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The language of birds: 2.2 Calls of young birds

We come now to calls used in "conversations" between young birds and their parents.
One of the more appealing bird recordings in the BBC Natural History Sound Archive was made in Suffolk in May 1972 by Eric Simms. He had placed a microphone by the nest of a stone curlew Burhinus oedicnemus (a bird that lays its eggs on bare ground). The clutch of two eggs were due to hatch but were as yet "unpipped". From inside each egg the chick could be heard calling; and the mother-to-be was also heard answering. Stone curlew chicks (like those of hens and ducks and many others) hatch in a well-developed state and can run from day one. There is thus the possibility that they will stray as the mother leads them away to suitable feeding areas. The vocal exchanges between "egg" and adult may have been arranged by natural selection so that offspring and parent can learn each other's voices before the young are mobile, and thus stand a better chance of finding each other when in thick ground vegetation. For species of wild duck that may have broods of 10, 12 or more, the problem of keeping together would be even greater.

Sharp clicking sounds from inside the unhatched eggs of various domestic and other bird species was long known to indicate the imminence of pipping and was believed to be due to tapping by the embryo against the shell. The sound is now known to be neither tapping nor vocalising, but a clicking associated with the ventilation of the lungs. The sound occurs rhythmically as the embryo breathes, and it is this sound which functions to coordinate the synchrony of the hatch. This is also important if the parents of young birds active from birth are not to lose their brood numbers. In this way all the young are ready to move off together. To this end, the 16 eggs laid by a grey partridge Perdix perdix, the 12 by a mallard Anas platyrhynchos, or the eight by a quail Coturnix coturnix (in each case one egg daily) are not warmed for the purpose of incubation until after the laying of the last one. Even so, experiments with the quail show, they would be likely to hatch over a period of up to 48 hours, meaning that the first chick out would need to wait two whole days for the last of the brood to appear. Amazing though it may seem, this problem is overcome by the embryos communicating with one another from inside the eggs, to arrange a near-simultaneous hatch which is completed within a period of - at most - six hours.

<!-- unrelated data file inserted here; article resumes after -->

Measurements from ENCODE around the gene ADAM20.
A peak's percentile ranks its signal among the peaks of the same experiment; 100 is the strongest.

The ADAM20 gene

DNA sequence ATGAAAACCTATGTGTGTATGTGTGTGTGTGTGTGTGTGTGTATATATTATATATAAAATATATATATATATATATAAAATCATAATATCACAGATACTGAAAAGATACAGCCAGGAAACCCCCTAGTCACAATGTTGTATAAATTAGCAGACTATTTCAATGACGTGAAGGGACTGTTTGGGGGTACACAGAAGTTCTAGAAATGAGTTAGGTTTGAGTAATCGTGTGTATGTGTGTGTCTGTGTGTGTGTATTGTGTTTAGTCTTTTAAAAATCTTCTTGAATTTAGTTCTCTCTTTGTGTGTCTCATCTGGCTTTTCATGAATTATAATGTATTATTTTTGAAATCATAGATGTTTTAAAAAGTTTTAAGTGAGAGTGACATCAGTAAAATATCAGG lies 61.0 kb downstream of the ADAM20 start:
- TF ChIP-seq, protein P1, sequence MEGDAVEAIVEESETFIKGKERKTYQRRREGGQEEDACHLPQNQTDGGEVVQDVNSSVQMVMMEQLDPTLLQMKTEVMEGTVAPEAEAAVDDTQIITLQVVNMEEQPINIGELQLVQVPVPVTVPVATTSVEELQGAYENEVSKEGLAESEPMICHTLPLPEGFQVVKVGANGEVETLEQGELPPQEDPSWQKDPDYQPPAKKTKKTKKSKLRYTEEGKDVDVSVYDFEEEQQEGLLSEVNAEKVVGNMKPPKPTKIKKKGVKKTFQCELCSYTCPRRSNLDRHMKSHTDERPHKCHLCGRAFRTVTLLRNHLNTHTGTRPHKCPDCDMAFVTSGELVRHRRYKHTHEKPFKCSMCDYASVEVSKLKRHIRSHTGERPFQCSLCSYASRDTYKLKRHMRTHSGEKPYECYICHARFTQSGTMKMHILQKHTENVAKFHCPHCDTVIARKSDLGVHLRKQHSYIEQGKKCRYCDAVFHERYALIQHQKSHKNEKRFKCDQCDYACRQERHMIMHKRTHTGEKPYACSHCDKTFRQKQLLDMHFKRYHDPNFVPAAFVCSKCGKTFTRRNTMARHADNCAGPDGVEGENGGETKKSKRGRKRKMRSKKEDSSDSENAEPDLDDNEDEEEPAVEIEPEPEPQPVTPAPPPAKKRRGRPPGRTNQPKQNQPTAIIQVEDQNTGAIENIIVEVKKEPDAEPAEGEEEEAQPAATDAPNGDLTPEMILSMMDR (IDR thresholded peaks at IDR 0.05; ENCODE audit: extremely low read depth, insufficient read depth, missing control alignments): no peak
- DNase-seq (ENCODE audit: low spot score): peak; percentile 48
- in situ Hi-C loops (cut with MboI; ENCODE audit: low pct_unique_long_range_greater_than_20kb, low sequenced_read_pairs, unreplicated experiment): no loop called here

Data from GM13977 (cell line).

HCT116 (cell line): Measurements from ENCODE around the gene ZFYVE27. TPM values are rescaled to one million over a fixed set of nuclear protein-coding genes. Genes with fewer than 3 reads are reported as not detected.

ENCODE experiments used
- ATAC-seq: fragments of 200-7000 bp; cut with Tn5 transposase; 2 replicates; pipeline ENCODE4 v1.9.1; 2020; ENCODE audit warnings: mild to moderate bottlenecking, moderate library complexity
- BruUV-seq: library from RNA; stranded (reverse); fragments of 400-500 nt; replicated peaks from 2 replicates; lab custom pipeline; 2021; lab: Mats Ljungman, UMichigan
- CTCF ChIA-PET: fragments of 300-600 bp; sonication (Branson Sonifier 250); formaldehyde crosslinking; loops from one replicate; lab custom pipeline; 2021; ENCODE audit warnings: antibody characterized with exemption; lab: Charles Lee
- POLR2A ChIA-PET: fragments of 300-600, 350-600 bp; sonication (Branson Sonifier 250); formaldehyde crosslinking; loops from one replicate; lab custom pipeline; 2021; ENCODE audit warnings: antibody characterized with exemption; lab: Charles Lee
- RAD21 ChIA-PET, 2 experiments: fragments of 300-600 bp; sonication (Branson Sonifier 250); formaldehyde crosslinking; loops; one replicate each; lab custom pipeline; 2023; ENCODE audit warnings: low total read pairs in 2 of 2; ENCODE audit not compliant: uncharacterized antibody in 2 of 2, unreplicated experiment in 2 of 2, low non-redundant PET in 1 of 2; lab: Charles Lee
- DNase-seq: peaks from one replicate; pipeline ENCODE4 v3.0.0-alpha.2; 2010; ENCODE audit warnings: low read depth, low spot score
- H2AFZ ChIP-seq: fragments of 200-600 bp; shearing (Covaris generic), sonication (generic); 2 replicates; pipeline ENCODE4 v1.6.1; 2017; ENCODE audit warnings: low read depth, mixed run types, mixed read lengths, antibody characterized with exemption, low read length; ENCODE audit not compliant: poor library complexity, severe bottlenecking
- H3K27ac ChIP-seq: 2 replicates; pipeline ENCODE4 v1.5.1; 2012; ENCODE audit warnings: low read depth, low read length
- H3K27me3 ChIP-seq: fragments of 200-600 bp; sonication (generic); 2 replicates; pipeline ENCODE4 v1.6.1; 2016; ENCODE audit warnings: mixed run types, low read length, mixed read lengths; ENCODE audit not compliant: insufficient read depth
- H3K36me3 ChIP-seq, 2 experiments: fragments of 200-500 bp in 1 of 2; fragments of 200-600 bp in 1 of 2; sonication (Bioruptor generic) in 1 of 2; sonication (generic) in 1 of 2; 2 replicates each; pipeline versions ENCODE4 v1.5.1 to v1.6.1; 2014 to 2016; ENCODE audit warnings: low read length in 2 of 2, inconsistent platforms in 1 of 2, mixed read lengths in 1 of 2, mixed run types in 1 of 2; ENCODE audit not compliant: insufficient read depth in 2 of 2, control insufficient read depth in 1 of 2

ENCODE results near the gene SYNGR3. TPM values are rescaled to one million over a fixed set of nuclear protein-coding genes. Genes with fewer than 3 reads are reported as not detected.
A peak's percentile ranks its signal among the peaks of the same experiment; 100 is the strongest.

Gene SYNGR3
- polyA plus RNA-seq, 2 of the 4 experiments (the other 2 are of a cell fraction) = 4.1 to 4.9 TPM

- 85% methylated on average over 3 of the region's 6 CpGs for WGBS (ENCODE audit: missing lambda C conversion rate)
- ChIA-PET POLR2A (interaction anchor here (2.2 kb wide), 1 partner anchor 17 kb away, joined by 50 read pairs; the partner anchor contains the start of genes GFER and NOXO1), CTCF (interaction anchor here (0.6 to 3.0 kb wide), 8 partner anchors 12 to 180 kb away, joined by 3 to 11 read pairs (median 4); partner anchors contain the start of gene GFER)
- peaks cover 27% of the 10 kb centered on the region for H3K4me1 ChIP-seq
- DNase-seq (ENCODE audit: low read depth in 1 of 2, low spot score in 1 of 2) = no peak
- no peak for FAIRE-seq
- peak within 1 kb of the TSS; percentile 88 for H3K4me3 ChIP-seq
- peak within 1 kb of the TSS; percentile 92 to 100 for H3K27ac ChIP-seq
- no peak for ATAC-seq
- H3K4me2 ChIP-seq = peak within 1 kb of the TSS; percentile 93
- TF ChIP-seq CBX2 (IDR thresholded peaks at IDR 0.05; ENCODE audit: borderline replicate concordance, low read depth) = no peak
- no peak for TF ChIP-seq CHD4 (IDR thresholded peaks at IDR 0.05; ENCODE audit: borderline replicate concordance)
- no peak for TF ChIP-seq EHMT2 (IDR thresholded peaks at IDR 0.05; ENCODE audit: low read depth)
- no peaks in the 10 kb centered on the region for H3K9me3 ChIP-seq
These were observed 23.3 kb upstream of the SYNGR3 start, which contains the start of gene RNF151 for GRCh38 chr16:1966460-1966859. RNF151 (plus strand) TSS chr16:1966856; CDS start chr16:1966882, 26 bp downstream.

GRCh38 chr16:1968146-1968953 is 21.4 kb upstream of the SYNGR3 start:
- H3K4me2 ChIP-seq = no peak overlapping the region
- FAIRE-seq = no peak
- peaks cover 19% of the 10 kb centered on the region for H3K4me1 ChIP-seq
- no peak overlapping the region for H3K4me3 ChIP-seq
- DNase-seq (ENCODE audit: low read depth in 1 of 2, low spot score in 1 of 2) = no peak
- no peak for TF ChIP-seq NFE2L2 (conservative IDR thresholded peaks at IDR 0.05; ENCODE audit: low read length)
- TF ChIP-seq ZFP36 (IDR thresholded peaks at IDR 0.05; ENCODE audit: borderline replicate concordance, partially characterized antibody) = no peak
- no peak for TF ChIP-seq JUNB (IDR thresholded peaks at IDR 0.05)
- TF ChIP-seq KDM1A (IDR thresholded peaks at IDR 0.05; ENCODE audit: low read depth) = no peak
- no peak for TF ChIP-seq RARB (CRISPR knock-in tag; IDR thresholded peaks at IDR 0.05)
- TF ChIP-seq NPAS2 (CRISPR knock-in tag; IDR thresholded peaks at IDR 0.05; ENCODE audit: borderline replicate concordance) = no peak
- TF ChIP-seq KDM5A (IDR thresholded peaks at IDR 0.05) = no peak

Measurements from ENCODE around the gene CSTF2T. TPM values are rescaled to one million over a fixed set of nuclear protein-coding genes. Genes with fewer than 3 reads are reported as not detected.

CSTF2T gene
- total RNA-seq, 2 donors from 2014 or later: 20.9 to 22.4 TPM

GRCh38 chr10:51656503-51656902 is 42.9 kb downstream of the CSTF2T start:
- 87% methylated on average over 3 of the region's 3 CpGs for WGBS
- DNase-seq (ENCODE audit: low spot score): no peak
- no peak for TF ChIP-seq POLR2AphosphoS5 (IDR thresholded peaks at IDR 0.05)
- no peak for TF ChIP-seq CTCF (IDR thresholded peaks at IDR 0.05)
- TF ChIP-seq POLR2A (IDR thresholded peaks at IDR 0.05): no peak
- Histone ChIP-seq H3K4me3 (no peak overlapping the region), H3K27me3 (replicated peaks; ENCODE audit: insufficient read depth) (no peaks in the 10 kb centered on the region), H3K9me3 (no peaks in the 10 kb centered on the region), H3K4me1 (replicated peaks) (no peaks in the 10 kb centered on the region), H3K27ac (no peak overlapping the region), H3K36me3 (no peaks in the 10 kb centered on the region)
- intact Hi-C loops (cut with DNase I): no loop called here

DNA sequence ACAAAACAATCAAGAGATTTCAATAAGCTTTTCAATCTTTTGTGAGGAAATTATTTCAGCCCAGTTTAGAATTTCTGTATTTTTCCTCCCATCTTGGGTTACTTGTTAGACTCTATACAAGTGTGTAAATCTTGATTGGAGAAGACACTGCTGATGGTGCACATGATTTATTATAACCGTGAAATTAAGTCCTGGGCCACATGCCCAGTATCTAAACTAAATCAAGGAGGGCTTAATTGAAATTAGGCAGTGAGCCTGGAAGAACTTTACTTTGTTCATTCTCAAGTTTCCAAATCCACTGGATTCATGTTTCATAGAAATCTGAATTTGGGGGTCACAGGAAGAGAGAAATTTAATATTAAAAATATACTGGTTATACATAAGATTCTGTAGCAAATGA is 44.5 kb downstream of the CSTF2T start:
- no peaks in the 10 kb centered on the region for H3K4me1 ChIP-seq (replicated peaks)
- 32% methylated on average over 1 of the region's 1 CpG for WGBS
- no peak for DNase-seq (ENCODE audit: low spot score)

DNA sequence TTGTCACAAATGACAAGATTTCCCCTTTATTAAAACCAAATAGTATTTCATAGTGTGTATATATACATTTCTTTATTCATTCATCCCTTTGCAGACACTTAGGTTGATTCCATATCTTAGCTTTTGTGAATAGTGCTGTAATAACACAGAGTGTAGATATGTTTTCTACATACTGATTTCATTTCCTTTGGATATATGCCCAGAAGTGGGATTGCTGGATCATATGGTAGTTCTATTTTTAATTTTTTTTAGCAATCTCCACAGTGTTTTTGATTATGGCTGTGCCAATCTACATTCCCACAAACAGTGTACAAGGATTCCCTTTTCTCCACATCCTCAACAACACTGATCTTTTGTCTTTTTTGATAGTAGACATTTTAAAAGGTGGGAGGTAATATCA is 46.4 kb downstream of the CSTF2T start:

Herring Gull Larus argentatus
sounds of chick in egg before hatching, recorded by Richard Ranft, 21 May 1986, Skokholm Island, Dyfed, Wales.

Parent birds of species that hatch helpless young needing intensive care, are stimulated to feed their offspring not only by brightly coloured gape patterns flashed at them by hungry young, but also by begging cries. Youngsters as varied as chaffinches and great spotted woodpeckers Picoides major, kingfishers Alcedo atthis and golden eagles Aquila chrysaetos, appeal vocally for food.

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